When James (Scott Arthur) moves to Aberdeen and starts living with his landlord Ryan (Laurie Jamieson), he finds himself in front of a man who ticks every box of the petulant flatmate cliché. James is a young rigger who has left his ex-girlfriend Steph (Rose Wardlaw) and his two-year old daughter Dyl in England, but struggles to cope with the distance. He's withdrawn, depressed and hunted by the ghosts of his past wrongdoings. Things seem to change when Ryan invites James to spend an evening with some mates – which is devised by director Clive Judd with the stereotypical imagery of strobe-lights, heavy drinking and friend-snogging episodes to regret the day after. Following this night out, James starts opening up to his live-in landlord and Ryan – also calling into play James' mother Wendy (Joyce Greenaway) – realises that he could do something to help his tenant.
The main issue with Dyl is that the plot and the acting are too bland and too reminiscent of an early-evening TV-drama to be memorable. Subjects like closeted homosexuality, domestic violence, parental conflict, first love and motherhood are rattled off without proper development and, therefore, fail to impress. Described as a 'sad comedy', this play doesn't contain enough funny moments to keep the audience entertained, nor an original dramatic input to become thought-provoking.
Jemima Robinson's perfectly functional set recalls in many ways James' depleting employment. The shiny floor seems to be made of black oil and the same liquid matter leaks down the walls of Ryan's living room – where all the scenes are played out. Lighting designer Will Monks relies on the obsessive role played by the colour yellow to choose the tone of the floodlights, whereas Giles Thomas' musical choice is one of the highlights of this otherwise unremarkable piece.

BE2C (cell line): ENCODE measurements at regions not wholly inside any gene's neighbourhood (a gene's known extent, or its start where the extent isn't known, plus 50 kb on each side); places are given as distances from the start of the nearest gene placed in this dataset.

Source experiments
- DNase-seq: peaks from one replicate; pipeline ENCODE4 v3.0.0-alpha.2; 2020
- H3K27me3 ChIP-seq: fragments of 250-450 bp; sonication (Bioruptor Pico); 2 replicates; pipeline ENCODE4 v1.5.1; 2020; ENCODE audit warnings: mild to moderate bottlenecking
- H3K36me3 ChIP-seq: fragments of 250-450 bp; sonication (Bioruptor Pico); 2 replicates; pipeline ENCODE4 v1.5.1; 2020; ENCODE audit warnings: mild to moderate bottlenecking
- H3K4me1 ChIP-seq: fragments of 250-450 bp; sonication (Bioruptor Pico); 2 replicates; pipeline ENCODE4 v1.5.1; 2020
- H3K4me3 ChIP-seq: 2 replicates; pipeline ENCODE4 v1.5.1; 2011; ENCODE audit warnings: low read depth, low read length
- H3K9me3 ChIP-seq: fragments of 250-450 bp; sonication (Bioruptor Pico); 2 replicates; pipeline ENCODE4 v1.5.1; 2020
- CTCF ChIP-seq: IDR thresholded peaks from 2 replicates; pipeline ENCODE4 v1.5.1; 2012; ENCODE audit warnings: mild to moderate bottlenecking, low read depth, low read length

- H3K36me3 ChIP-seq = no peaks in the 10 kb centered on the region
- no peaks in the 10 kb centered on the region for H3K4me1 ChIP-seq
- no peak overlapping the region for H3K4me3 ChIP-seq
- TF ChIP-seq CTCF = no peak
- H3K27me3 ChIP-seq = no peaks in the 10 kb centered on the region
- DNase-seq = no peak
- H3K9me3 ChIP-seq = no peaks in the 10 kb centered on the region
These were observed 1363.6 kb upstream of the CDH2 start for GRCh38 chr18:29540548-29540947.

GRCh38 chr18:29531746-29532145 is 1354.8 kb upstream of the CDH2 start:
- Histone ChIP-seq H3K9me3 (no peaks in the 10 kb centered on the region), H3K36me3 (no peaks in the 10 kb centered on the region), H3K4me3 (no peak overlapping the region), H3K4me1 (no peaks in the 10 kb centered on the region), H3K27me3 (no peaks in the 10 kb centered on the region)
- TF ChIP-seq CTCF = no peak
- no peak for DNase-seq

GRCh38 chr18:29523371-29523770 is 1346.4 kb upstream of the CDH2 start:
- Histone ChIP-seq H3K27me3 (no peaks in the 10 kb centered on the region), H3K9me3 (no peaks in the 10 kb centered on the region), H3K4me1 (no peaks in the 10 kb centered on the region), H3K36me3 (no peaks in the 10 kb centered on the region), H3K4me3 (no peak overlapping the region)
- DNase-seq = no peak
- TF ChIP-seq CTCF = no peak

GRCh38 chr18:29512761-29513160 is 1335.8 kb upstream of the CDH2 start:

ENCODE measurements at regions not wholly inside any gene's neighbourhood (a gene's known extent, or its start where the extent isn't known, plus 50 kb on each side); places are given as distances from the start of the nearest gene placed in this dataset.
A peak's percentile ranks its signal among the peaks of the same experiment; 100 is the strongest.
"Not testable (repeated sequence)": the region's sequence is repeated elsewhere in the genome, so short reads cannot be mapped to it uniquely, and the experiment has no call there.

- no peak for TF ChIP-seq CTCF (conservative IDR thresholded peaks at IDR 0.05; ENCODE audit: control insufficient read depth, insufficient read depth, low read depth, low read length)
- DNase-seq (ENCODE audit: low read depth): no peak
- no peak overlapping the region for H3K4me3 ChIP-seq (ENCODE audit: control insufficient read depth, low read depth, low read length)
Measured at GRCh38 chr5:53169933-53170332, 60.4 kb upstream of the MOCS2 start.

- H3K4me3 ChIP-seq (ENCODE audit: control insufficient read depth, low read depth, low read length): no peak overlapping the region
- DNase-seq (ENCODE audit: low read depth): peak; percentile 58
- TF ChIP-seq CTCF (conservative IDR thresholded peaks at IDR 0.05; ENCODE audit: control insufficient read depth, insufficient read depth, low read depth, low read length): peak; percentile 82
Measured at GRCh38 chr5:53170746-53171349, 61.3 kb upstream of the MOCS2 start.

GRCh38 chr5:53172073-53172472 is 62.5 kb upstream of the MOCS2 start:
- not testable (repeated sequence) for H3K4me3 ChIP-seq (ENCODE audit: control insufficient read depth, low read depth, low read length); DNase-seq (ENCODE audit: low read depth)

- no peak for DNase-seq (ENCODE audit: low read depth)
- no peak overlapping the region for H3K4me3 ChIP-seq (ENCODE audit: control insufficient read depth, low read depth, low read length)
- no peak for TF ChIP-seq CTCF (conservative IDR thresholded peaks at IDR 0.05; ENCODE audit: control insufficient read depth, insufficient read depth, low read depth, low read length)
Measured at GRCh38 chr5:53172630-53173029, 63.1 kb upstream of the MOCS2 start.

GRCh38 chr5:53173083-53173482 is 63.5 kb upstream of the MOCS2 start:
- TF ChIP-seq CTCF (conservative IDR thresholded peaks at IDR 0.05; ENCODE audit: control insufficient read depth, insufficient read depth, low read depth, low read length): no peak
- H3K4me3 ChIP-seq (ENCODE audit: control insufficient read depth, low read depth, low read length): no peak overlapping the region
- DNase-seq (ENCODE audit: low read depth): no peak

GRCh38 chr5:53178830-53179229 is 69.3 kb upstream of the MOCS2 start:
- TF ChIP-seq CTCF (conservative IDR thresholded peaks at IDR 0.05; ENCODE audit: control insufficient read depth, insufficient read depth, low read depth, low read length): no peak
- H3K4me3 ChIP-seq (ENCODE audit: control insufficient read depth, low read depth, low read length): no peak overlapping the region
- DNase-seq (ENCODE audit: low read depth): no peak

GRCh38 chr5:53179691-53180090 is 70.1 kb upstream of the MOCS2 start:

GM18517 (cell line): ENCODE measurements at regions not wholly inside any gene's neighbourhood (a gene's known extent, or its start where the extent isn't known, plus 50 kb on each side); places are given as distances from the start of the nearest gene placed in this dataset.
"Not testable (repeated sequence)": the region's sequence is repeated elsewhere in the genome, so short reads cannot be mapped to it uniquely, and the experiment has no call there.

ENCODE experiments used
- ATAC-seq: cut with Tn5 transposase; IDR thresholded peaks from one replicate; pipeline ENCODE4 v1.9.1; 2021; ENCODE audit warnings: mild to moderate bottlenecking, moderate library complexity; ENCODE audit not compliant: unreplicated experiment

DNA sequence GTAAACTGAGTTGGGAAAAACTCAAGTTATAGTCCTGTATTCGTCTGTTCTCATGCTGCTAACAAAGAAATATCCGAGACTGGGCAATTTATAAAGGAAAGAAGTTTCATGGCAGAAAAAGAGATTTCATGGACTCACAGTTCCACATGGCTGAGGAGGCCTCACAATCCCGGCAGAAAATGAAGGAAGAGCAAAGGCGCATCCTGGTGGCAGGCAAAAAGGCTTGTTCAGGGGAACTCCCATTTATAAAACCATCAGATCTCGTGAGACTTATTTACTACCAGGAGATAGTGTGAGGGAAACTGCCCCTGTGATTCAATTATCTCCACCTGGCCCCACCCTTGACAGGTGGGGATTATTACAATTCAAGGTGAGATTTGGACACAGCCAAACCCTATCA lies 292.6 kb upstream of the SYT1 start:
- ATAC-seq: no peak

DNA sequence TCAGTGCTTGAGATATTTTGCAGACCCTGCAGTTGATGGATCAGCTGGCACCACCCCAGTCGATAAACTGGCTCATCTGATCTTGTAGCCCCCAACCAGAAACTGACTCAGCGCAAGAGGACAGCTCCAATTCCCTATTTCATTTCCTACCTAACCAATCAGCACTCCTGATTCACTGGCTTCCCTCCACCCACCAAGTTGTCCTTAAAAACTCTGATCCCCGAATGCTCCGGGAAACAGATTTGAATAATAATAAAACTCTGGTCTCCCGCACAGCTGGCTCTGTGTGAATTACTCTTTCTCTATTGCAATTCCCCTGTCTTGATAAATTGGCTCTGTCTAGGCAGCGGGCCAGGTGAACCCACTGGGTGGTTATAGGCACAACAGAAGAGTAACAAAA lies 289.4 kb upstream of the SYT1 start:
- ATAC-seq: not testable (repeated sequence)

Rose Wardlaw's short appearance shines amongst the cast, despite maintaining her commitment to the script, her lines are genuine and heartfelt. A lack of facial expression and the stereotypical body language affects the credibility of Scott Arthur as a troubled young man who chooses to shut the world out.
Dyl touches the always actual topic of the hard life far from the loved ones, but does it with poor imagination, a lack of relevant perspectives, diluted dialogues and patchy direction which didn't attempt to add meaning through physicality.
Review by Marianna Meloni